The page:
The Company offers three arguments to the contrary. First, the Company claims that the employees were not engaged in protected activity, because Smith was not entitled to bring a witness to his meeting with Bock. According to the Company, Smith's mere belief that he was entitled to the presence of a witness was insufficient to trigger his rights under Weingarten, see 420 U.S. at 257 & n. 5, 95 S.Ct. 959, and there has been no finding that Smith's belief was objectively reasonable. In fact, it appears that Smith may have been incorrect in assuming he was entitled to a witness, insofar as Bock had already determined the form of discipline to impose in that meeting. See Jackson Hosp. Corp. v. NLRB, 647 F.3d 1137, 1142 (D.C.Cir.2011) (explaining that “[l]ong ago” the NLRB “clarified” that an employee has no right to bring a witness to a meeting, the “sole purpose” of which is to deliver a predetermined warning). The Company also points out that the Union filed, but ultimately withdrew, charges alleging that the Company had committed Weingarten violations by denying Smith access to a witness during this meeting. See Third Amended Answer 2 nn. 1, 4, Oct. 15, 2007 (documenting withdrawal of charges), II J.A. 846. The Company thus contends that the Board erred in finding that Smith, Sur, Loos, and Ing were engaged in protected activity.
The Company's argument, again (as with its argument regarding Bishop), rests on an erroneous premise. These employees—like Bishop—were proactively responding to what they reasonably and honestly believed to be an imminent unfair labor practice. They were therefore engaged in protected activity. The Board correctly reached this finding without holding that the Company had committed Weingarten violations.
Second, the Company claims that Smith and his colleagues forfeited the Act's protections by engaging in unprotected activity. The NLRA “does not protect all concerted activities.” NLRB v. Washington Aluminum Co., 370 U.S. 9, 17, 82 S.Ct. 1099, 8 L.Ed.2d 298 (1962). Employees cannot claim the Act's protections when they engage in activities that are “unlawful, violent [,] ․ in breach of contract,” id. (citations omitted), or otherwise “ ‘indefensible,’ ” id. (citation omitted). The Company urged the NLRB—and now urges this court—to conclude that the making of a secret audio recording is unprotected under this line of authority.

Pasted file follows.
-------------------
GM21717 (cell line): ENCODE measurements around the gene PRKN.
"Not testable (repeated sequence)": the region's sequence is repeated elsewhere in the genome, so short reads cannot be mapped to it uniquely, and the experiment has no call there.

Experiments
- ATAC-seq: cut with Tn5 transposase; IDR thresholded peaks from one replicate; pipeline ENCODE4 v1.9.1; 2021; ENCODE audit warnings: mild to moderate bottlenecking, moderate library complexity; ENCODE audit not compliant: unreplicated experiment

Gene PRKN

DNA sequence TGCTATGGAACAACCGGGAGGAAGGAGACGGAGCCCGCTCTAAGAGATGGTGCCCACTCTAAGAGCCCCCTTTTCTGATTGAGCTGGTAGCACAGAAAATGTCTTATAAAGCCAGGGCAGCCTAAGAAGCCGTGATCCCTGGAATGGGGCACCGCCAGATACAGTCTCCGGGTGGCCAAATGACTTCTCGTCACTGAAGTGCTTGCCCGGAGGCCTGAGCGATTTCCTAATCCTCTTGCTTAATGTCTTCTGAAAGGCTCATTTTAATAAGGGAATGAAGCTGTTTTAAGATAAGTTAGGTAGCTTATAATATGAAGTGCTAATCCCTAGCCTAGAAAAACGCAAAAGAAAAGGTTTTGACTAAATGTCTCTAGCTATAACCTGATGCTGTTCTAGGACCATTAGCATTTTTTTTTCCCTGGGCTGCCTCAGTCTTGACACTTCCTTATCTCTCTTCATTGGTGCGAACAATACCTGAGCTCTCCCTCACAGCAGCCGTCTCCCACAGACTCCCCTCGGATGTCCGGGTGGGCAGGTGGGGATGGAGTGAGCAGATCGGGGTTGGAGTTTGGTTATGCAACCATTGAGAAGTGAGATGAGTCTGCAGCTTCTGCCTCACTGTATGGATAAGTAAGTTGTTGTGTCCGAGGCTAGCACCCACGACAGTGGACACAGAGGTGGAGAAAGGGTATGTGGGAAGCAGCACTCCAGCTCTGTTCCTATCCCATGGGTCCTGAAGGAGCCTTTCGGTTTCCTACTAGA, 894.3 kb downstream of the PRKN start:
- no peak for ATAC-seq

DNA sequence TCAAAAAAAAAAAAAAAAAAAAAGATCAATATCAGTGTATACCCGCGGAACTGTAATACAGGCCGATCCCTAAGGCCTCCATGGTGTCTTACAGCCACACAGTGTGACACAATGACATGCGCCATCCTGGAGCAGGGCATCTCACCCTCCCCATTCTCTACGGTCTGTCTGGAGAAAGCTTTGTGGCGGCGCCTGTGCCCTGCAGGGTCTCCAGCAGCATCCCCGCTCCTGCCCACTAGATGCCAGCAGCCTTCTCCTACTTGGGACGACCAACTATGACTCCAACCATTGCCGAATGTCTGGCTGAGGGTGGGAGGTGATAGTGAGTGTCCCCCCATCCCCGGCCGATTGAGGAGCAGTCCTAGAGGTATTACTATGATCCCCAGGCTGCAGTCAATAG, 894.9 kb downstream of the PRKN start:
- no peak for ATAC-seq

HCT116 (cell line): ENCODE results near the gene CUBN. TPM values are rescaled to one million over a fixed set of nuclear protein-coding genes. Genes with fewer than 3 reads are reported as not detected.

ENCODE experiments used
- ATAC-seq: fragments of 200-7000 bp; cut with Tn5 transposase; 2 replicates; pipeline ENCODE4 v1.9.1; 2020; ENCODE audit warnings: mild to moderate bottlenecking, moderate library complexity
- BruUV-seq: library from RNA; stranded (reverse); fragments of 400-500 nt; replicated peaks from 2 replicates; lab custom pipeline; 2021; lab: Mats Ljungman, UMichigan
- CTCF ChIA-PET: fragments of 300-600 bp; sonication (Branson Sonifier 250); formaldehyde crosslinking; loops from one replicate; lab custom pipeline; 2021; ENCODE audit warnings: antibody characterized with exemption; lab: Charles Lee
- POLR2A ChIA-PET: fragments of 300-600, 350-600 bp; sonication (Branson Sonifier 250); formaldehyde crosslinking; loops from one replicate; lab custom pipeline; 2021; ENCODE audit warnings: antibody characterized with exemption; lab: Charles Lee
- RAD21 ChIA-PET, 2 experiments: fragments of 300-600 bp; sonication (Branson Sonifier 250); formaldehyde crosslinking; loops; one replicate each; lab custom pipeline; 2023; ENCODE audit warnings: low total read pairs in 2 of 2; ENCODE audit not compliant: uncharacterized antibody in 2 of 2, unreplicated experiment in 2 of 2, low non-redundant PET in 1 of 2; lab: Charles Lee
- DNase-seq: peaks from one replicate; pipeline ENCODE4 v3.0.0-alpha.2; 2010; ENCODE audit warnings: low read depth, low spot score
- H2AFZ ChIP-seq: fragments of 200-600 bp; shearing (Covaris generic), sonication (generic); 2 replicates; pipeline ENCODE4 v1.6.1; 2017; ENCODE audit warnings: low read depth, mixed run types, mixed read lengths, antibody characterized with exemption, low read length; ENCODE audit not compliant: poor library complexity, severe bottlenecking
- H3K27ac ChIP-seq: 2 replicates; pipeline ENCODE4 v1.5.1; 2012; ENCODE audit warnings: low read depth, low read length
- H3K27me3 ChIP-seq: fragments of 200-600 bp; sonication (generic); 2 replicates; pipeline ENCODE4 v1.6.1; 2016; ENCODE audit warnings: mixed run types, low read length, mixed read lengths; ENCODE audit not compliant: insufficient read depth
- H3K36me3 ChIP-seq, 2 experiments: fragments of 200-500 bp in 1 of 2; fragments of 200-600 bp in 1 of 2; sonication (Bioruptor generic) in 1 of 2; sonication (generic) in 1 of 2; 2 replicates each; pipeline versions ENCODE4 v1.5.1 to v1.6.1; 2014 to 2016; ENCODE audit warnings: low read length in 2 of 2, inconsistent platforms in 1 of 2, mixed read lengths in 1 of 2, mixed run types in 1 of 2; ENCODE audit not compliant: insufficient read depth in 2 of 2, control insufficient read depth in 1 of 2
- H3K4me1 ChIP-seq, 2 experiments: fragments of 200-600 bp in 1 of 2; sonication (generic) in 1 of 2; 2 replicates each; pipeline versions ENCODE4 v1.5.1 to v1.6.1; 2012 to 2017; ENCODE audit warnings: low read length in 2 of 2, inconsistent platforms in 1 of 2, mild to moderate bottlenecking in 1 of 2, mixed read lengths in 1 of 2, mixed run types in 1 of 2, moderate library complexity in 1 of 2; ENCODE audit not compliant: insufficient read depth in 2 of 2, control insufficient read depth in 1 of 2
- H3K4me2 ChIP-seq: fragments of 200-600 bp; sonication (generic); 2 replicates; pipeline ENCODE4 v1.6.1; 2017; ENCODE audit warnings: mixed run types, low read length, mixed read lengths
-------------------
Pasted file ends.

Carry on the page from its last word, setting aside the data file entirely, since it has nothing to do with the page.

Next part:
The Company concedes, as it must, that there was no then-existing company policy prohibiting Smith, Sur, Loos, and Ing from planning to make, or prohibiting Smith from making, a secret audio recording. See Hawaii Tribune–Herald, 356 NLRB No. 63, at 15. The Company also concedes, as it must, that there was no state or local law prohibiting their conduct. See Haw. Rev. Stat.. § 803–42(b)(4). The Company thus cannot and does not claim that making the recording was unlawful, violent, or in breach of contract. Instead, the Company argues that the making of a secret audio recording is so fundamentally dishonest and deceitful that it should be deemed categorically unprotected. The Company's position is a bit perplexing in light of Company counsel's concession during oral argument that Smith would have committed no wrong had he memorized his conversation with Bock and then written it down verbatim after their meeting. In any event, the Company's argument fails, because it is foreclosed by established Board precedent.
In Opryland Hotel, 323 NLRB 723, 723 n. 3 (1997), the Board expressly refused to adopt a per se rule against the making of secret audio recordings. Like the Company here, the respondent company in Opryland Hotel had “no rule, prohibition, or practice against employees using or possessing tape recorders at work.” Id. (citations omitted). “And, in the absence of such rule, practice, or prohibition,” the Board refused to hold that “such possession or use constitutes ․ malum in se.” Id. The Board considered the circumstances of the case and ruled that the employee who had made the recordings was entitled to reinstatement “notwithstanding his secret tape recording of conversations at work.” Id. In light of this directly controlling decision from the NLRB, it should be self-evident why we find unpersuasive the Company's nonbinding cases holding that the making of secret audio recordings is not protected in other employment contexts. See Pet'r's Br. at 81–83.
The Board followed the appropriate, case-by-case approach adopted in Opryland Hotel. It found that, given the circumstances of this case, Sur, Smith, Loos, and Ing were engaged in protected concerted activity. That determination is reasonable, and, therefore, we must defer to it. An employer may, in different circumstances, have defensible reasons for barring secret recordings. We have no occasion to consider that question in this case. The policy here is invalid because the Company has conceded that it was promulgated solely in response to the employees' protected activity.
Third, the Company suggests that Smith and his colleagues should have pursued a different approach to protecting their asserted rights. The Company points out that even the Union administrator, Cahill, did not recommend that Smith record the meeting; he recommended that Smith take notes. See Hawaii Tribune–Herald, 356 NLRB No. 63, at 10. This argument is entirely unpersuasive. The fact that the employees failed to pursue other options certainly does not make their otherwise protected activity unprotected. As the Board found, the secret audio recording was neither prohibited by company policy, proscribed by state or local law, nor barred under the Board precedent.
For the reasons given in the foregoing opinion, we deny the Company's petition for review and grant the Board's cross-application for enforcement.
Opinion for the Court filed by Senior Circuit Judge EDWARDS.